Lionsgate, A Studio With No Conscience


The Pulitzer-prize winning New Orleans local newspaper thinks it’s an outrage that Lionsgate is releasing Disaster Movie on the 3rd anniversary of Hurricane Katrina. The studio that has hawked torture porn for years has now decided to make a buck off the suffering of hundreds of thousands of people, and on the eve of another terrible storm about to strike the Gulf states. “Around these Katrina-scarred parts, Aug. 29 is still — and will be for some time — a black-armband kind of day,” criticized Mike Scott, the movie writer for the local newspaper The Times-Picayune. “For Lionsgate studios, however, Aug. 29 isn’t quite as sacred. For them, the third anniversary of the day the levees were breached and New Orleans slipped under is something on the order of perfect timing: a ripped-from-the-headlines release date.” Lionsgate is quick to point out that the pic’s disaster isn’t meteorological; it’s an incoming meteor and claims the opening date is an unfortunate coincidence. “The film does not depict or parody any actual natural disaster, and the release date of ‘Disaster Movie’ is in no way a reference to or joke about the anniversary of Hurricane Katrina,” read a studio statement prepared for The Times-Picayune. As the newspaper noted, “That’s a hard line to swallow. Tasteless humor and B-movie comedies have their place. But this confluence of dates isn’t just a cheap laugh. It’s a cheap shot to an entire region still digging out from an all-too-real disaster.”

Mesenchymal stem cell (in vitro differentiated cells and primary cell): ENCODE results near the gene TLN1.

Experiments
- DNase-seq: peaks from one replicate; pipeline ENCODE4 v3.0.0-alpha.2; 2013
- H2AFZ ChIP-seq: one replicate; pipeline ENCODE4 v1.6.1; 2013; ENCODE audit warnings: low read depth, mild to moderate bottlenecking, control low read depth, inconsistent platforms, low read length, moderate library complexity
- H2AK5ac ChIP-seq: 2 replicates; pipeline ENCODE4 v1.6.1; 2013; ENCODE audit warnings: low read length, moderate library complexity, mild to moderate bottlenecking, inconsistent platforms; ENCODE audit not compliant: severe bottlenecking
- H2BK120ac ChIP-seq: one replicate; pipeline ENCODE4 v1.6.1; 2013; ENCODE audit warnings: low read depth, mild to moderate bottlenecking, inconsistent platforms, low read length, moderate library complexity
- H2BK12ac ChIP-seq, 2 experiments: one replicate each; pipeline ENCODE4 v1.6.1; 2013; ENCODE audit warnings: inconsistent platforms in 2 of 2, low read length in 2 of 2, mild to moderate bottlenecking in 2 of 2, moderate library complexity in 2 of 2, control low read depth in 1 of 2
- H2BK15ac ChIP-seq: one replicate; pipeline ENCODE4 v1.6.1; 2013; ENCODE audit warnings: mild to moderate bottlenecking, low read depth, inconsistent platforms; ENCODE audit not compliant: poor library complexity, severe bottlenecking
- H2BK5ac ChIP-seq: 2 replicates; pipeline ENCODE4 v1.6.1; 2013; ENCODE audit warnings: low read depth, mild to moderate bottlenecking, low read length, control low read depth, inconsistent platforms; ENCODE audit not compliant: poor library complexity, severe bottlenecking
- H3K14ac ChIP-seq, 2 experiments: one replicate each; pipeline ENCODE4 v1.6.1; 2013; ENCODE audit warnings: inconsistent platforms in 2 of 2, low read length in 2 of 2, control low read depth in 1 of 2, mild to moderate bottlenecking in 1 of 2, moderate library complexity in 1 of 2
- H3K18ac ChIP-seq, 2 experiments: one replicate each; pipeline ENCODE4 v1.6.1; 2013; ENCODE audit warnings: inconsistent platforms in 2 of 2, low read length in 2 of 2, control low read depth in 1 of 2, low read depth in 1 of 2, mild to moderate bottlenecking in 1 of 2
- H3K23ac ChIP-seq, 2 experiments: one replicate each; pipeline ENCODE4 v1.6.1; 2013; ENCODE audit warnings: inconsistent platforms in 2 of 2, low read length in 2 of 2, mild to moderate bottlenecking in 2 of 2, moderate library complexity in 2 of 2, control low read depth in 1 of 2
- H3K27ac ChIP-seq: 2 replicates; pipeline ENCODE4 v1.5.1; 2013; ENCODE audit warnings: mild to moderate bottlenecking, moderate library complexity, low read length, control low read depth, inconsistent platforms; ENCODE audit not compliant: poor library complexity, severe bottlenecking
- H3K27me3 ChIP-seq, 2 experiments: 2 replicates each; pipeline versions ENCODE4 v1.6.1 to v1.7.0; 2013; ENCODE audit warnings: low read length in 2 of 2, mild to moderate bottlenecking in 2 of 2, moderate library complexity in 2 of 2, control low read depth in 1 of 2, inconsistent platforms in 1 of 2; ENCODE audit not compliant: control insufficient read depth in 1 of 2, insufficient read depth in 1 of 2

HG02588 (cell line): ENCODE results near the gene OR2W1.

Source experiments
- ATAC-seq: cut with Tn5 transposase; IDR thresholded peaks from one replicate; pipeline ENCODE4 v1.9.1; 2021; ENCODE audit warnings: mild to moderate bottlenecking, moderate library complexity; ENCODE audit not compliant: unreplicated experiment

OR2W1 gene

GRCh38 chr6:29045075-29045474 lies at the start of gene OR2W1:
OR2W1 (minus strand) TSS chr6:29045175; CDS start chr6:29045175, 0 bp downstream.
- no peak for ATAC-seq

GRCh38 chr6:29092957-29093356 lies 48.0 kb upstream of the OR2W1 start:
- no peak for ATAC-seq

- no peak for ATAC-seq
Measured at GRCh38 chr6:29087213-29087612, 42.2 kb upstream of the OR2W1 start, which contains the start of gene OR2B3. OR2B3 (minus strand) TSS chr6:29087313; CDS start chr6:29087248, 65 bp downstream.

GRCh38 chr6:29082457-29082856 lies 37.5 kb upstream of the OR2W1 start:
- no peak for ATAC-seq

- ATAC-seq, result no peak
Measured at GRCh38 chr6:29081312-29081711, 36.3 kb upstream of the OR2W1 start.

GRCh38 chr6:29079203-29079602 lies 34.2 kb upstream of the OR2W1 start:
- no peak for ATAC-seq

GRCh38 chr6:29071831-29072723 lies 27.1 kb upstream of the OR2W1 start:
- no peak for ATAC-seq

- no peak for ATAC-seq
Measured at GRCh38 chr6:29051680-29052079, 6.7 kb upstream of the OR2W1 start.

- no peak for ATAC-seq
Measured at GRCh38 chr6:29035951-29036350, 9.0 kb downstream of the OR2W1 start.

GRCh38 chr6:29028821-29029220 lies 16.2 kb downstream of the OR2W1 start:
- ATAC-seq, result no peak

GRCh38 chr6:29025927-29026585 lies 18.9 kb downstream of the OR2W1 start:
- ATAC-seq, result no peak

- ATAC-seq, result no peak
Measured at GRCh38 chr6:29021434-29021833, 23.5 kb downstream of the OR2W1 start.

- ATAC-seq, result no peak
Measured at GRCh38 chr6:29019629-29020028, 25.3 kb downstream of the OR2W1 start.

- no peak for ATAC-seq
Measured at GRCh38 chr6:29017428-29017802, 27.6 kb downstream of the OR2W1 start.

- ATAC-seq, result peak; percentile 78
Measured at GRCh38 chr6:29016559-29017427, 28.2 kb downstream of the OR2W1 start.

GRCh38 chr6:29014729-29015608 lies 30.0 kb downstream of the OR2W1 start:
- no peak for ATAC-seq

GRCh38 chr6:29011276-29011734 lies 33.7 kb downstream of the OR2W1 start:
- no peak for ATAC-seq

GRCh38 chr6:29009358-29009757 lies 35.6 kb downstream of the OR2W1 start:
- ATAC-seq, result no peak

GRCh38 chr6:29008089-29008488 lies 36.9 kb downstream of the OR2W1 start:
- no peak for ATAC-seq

Especially when the film was shot in Shreveport, “the place that started siphoning film business from New Orleans within weeks of the storm,” Scott wrote. “Neither Friedberg nor Seltzer can credibly plead ignorance to the significance of Aug. 29 or its continued impact on this part of the country. They shot their previous spoof, Meet the Spartans, in New Orleans last year during the July and August lead-up to the second anniversary of Katrina. Surely they ventured far enough from the coziness of their hotel rooms to witness the lingering devastation of one of the worst natural disasters in American history.” Oh and irony of ironies, the film’s box office will be impacted this weekend by another bad storm. So most Gulf Coast state residents will be too busy making evacuation plans for Gustav which is heading their way now. “Lionsgate might find that funny. New Orleans isn’t laughing,” Scott concluded.

I say shame on studio bosses Jon Feltheimer and Joe Drake. 

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